I am a meat-eater but try not to think of where my food comes from.
Joe said that he’s not a hunter and though I was glad at the time, I think now that I would prefer it because it might explain his fascination with guns.
I had believed that men who owned guns for pleasure were making up for something. My high school crush was Hawkeye Pierce from MASH and I think he summed it up best when he said, “I will not carry a gun, Frank. When I got thrown into this war I had a clear understanding with the Pentagon: no guns. I'll carry your books, I'll carry a torch, I'll carry a tune, I'll carry on, carry over, carry forward, Cary Grant, cash and carry, carry me back to Old Virginia, I'll even 'hari-kari' if you show me how, but I will not carry a gun!”
I hadn’t been in touch with Joe for a few days after his text. Then he friended me on Facebook. It was under a fake name and I just had to shut my eyes. His profile picture was him holding a semi-automatic. His cover photo was two men with handguns. He listed his likes and interests as “guns,” “rifles,” and “the second amendment.” He was a fan and member of the NRA. He had urged the revocation of the lethal weapon ban and talked about his love for “cop killer bullets.” I found out, through a pro-gun article that he was interviewed for, that he had at least four guns, one of which he carried in his belt at all times, one he kept in his nightstand, and two semi-automatic. He had at least thirty pictures of himself and his buddies shooting guns. Then I saw an album from a few days earlier with him and some brunette shooting guns in the middle of nowhere.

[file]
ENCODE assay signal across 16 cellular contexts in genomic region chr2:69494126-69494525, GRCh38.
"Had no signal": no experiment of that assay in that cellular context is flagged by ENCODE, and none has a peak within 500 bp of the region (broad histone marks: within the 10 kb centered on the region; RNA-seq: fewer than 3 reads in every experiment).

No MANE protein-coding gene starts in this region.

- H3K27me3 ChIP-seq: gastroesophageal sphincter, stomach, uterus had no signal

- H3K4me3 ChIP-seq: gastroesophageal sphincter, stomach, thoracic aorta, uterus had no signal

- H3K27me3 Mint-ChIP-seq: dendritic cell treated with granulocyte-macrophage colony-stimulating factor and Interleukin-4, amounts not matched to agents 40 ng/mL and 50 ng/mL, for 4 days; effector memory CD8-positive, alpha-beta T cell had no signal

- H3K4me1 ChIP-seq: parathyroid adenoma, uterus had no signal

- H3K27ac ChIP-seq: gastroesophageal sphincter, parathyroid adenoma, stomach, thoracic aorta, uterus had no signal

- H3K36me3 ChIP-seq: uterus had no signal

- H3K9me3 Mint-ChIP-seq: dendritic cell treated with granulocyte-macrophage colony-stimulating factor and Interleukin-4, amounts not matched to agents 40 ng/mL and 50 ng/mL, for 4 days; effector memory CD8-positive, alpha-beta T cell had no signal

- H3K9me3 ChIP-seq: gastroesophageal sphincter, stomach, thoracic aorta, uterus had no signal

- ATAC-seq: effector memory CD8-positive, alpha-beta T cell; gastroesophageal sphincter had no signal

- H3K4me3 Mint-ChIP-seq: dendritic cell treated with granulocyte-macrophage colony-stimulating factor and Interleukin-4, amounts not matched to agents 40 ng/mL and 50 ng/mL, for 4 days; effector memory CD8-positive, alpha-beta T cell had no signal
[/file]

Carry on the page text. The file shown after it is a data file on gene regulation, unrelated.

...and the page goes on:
He posted that Obama loved murdering children. He called Abraham Lincoln a racist. Then he admitted to watching porn.
Joe texted me on a Saturday night at about eight p.m. asking me what I was doing. I lied and said that I was having a girl’s night. Around one a.m. he drunk-texted me: I would be remiss in not telling you that I wish that I had kissed you the other night but you didn’t seem open to it. Was I reading you wrong?
A few days later, my family and I spent the day cleaning out my apartment. I hadn’t gone online or turned on the TV all day. When I did, I saw what everybody else was posting about: the Sandy Hook Massacre.
Even my Republican friends were posting about the school shooting. Syed, who grew up in Iran and witnessed the violence in the Middle East, said, “I can't see how a ban on automatic weapons, which did to exist until 2005, would ever be viewed as unconstitutional.”
Another Republican friend, Charles, who was always worried about the government getting too big and overstepping its boundaries, wrote, “I have never been one to question our ‘constitutional rights,’ but after what happened in Connecticut, I think it is fair enough that we relinquish our right to bear arms...Totally disgusted, No more mercy.”
And, of course, Joe posted about how the government was causing these shootings and that there needed to be armed guards at all schools and every teacher needed to carry a gun.
I left for California two days later and blocked him on Facebook.
Marie Haverford grew up in Los Angeles and studied at the University of Iowa. She currently works as a teacher. When not teaching or writing, she enjoys baking, traveling, and of course reading.